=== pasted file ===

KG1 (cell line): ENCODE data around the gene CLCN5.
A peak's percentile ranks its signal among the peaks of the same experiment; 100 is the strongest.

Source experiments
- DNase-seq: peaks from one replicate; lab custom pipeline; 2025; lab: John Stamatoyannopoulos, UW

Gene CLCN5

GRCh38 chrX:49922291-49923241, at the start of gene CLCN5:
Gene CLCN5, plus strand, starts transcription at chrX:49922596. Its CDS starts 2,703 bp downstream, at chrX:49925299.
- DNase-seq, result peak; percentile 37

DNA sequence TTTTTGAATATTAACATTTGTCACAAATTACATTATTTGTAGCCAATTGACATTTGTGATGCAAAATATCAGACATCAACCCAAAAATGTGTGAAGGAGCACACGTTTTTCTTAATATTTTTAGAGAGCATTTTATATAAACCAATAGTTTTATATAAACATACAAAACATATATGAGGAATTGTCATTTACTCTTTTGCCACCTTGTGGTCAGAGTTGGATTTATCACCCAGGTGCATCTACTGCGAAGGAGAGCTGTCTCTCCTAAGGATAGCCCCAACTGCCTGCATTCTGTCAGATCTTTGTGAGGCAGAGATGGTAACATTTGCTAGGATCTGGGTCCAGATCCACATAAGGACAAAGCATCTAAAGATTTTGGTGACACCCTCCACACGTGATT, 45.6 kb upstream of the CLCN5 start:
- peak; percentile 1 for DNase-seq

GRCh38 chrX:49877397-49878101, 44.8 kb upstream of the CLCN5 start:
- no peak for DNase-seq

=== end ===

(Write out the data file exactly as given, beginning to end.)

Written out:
KG1 (cell line): ENCODE data around the gene CLCN5.
A peak's percentile ranks its signal among the peaks of the same experiment; 100 is the strongest.

Source experiments
- DNase-seq: peaks from one replicate; lab custom pipeline; 2025; lab: John Stamatoyannopoulos, UW

Gene CLCN5

GRCh38 chrX:49922291-49923241, at the start of gene CLCN5:
Gene CLCN5, plus strand, starts transcription at chrX:49922596. Its CDS starts 2,703 bp downstream, at chrX:49925299.
- DNase-seq, result peak; percentile 37

DNA sequence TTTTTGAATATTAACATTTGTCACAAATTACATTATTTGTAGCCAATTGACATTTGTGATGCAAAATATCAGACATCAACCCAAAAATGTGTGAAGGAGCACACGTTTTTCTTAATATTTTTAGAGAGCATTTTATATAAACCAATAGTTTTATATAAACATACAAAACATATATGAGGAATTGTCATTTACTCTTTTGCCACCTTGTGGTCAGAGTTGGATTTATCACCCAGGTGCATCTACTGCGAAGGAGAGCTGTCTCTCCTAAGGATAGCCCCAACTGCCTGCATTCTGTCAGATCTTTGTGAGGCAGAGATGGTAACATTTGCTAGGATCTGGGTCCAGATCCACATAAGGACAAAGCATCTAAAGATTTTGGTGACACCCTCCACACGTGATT, 45.6 kb upstream of the CLCN5 start:
- peak; percentile 1 for DNase-seq

GRCh38 chrX:49877397-49878101, 44.8 kb upstream of the CLCN5 start:
- no peak for DNase-seq